Pets, Pets, Pets
Duke is a model prisoner, a victim of mistaken identity and one helluva dog according to all who really know him. He has no idea a judge sentenced him to death for "alleged" attacks on animals, or that his supporters have been trying desperately to save him or, worse, that despite rallies, petitions, media attention, and numerous court dates, two pending decisions from NYS Appellate Courts are his last chance.
Although the Pit Bull has spent 3 years (and 4 Christmases) in solitary confinement at Islip Town Shelter, his attitude remains positive and upbeat. Just ask the shelter personnel who have filed affidavits testifying to his exemplary manners, the well-known trainer who's demonstrated Duke's rapport with people and other dogs, and the crowd of reporters and photographers the big galoot showered with kisses at a press conference last week.
The ordeal began for Denise Menendez and Duke her now 5-yearold Pit in Oct. '03 when a neighbor filed a complaint alleging her dogs strayed from her Hauppauge yard, chased his horse and attacked his B u l l d o g . W h e n Denise's husband failed to appear at the correct court, a judge declared her dogs "dangerous" based solely on the neigh-bor's testimony. Later, although the Menendez dogs were muzzled and leash walked in their fenced yard, the accuser saying his dog was attacked again fingered Duke as the culprit. A judge ordered him euthanized for his "second" offense. Animal control seized Duke in Dec. '03, and he has been at the shelter ever since.
A series of missteps trampled Duke's defense. First there's the misconception that Duke has to be guilty because he's a Pit. Though it should be the deed, not the breed, a judge wouldn't have been as quick to condemn Duke if he were a chocolate Lab rather than a cherry nose Pit. Breed specific stigma is damning. Pit prejudice jeopardizes Duke's fate although he's never shown any aggression during his long shelter stay. Jeff Kolbjornsen of Elite Animal Trainers says Duke's temperament is super sound. He has manhandled him for reporters, and paraded the unfazed Pit Bull past friendly as well as truly aggressive dogs.
Most dogs would be showing neurotic and stressed behavior after being kenneled so long. Not Duke. Over the years, the peaceful prisoner and I have shared many a biscuit. The Islip staff adores him. His weekly family reunions with Denise and her kids are a joy to watch. Not convinced yet? Watch the video of Duke calmly walking past shelter dogs on his website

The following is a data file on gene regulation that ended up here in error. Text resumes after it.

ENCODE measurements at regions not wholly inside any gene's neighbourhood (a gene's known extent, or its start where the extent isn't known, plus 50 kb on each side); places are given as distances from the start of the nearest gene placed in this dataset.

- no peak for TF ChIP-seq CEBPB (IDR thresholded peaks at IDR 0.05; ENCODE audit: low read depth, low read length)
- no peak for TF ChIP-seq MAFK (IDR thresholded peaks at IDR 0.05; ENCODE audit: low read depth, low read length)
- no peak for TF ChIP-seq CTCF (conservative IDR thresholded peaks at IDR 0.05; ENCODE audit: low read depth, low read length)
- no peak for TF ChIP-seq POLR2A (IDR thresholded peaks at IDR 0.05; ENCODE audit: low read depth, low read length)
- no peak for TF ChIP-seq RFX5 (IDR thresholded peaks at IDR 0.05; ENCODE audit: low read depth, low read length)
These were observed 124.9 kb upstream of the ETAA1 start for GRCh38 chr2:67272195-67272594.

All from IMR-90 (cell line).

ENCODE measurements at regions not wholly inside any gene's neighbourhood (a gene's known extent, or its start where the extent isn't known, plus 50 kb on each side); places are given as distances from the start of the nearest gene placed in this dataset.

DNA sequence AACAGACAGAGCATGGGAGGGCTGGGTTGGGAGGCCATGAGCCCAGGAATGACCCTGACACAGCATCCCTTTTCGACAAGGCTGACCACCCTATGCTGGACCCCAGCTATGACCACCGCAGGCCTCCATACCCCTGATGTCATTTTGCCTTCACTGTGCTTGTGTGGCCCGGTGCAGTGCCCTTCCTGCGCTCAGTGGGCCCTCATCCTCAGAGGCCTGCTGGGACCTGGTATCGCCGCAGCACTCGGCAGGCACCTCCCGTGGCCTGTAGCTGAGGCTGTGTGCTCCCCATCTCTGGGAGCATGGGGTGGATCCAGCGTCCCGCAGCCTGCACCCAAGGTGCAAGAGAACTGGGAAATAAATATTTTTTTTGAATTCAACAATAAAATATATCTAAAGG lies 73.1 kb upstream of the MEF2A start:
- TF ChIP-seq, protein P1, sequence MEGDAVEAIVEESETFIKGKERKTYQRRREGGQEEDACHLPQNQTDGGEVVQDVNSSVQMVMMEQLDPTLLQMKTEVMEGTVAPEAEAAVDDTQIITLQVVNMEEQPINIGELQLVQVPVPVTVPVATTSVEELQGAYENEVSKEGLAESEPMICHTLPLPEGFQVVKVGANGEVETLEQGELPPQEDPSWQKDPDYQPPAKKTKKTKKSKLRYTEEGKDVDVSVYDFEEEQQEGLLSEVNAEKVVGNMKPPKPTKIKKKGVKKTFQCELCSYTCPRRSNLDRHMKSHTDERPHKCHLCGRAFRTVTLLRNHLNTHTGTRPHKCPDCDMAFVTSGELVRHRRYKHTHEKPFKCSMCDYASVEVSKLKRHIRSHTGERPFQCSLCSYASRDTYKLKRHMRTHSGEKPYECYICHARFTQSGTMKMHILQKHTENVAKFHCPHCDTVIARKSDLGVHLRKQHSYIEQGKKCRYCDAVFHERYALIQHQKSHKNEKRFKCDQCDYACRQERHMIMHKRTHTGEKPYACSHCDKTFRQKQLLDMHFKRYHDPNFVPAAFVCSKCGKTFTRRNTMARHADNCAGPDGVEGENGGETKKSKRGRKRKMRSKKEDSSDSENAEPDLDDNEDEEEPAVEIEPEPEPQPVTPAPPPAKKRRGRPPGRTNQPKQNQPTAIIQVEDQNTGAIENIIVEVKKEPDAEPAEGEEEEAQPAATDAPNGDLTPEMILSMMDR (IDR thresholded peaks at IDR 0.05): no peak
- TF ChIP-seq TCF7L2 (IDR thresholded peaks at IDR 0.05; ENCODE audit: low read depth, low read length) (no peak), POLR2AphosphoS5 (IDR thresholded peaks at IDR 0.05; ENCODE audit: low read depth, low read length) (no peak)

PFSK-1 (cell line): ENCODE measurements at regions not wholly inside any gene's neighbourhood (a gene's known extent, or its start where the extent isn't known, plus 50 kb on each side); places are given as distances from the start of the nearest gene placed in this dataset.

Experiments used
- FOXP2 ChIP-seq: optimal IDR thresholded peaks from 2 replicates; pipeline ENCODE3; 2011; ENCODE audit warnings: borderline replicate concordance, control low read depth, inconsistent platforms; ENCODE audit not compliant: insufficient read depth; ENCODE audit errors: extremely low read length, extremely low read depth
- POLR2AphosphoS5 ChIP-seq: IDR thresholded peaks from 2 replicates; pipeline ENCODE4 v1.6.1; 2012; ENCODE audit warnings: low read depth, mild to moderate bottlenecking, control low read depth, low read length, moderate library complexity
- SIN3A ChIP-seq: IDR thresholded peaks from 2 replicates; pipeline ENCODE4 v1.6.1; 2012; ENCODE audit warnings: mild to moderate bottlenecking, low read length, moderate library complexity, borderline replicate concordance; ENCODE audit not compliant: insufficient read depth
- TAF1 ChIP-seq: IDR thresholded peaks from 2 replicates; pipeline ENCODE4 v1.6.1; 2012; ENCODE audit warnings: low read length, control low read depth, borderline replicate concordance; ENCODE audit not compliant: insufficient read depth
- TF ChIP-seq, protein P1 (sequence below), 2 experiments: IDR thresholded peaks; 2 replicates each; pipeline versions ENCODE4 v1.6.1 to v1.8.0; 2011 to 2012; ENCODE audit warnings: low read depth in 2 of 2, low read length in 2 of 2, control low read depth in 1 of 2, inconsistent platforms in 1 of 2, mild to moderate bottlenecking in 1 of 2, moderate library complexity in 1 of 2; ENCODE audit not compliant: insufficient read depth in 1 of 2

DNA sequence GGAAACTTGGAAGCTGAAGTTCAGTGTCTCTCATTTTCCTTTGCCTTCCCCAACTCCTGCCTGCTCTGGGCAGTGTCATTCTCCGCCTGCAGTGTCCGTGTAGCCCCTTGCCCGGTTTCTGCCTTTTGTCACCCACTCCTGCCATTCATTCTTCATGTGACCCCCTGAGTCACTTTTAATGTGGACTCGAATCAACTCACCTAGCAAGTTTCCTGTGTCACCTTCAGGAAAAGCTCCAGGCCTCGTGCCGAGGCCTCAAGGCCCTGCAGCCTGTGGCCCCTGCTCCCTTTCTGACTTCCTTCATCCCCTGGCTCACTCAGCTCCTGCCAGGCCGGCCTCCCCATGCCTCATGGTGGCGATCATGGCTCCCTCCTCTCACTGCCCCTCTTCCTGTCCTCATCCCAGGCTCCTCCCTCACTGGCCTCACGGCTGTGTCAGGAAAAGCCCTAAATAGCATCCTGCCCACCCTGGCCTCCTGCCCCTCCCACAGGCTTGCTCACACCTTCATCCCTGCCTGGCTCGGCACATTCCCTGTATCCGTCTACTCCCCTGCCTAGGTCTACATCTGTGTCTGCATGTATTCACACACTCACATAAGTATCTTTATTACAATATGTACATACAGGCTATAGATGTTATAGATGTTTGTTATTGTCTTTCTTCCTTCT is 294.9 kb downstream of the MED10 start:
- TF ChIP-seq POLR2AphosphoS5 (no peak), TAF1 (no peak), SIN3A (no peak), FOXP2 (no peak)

Denise says that it's a case of mistaken identity- her two Pits were in the house. Prior to the complaint the shelter has no record of her dogs running loose. According to court transcripts Duke's accuser had difficulty describing the canine criminal. When presented with a photo, he arbitrarily pointed to the dog with more white on his chest- which seems similar to the erroneous police line up assumption that one has to be the bad guy.
Denise admits that they goofed about going to the wrong court but miscommunication added to the problem. Denise vows: "I will continue to fight to bring Duke home. I'll do anything required by law to spare his life."
Duke's attorney, Amy Chaitoff, sees additional judicial snafus. She claims Duke's order of destruction is based on a misapplication of our state's dangerous dog law. Dog to dog incidents were excluded from the law at the time of the alleged incidents. Therefore, Duke would be punished too severely based on a law that wasn't in effect at the time the complaint was filed against him.
Crucial lessons stem from Duke's dilemma. With pet ownership comes vigilance and responsibilities. Secure fencing, training, and supervision outdoors are crucial to the safety of everyone's pets. A similar "attack" scenario could plague anyone with a dog. Both sides need to be heard during neighborhood disputes. Owners must know their rights when defending their pets since judges decide these cases based merely on paper complaints. They never meet the dog in question.
Finally Town animal control officers, often at the scene, need peace officer authority to help the police clarify the law and to aid all pets and parties involved. The SPCA has this status, yet can't respond to dangerous dog claims as fast or as often.
At Oyster Bay Town Shelter (677- 5784) Miller Pl. Syosset. "Travis" #208 is a happy big-boned Shepherd mix who'd be much happier in a home. Other dogs include "Reba" #84 a good natured black Pit and "The Dog" #209- a comical, smooth Fox Terrier mix.
Cats: "Heckle" #174- an older, declawed cinnamon cat that was abandoned in an apartment along with his twin "Jeckle" #173; "Pecan" #180- an outgoing tabby & white fellow.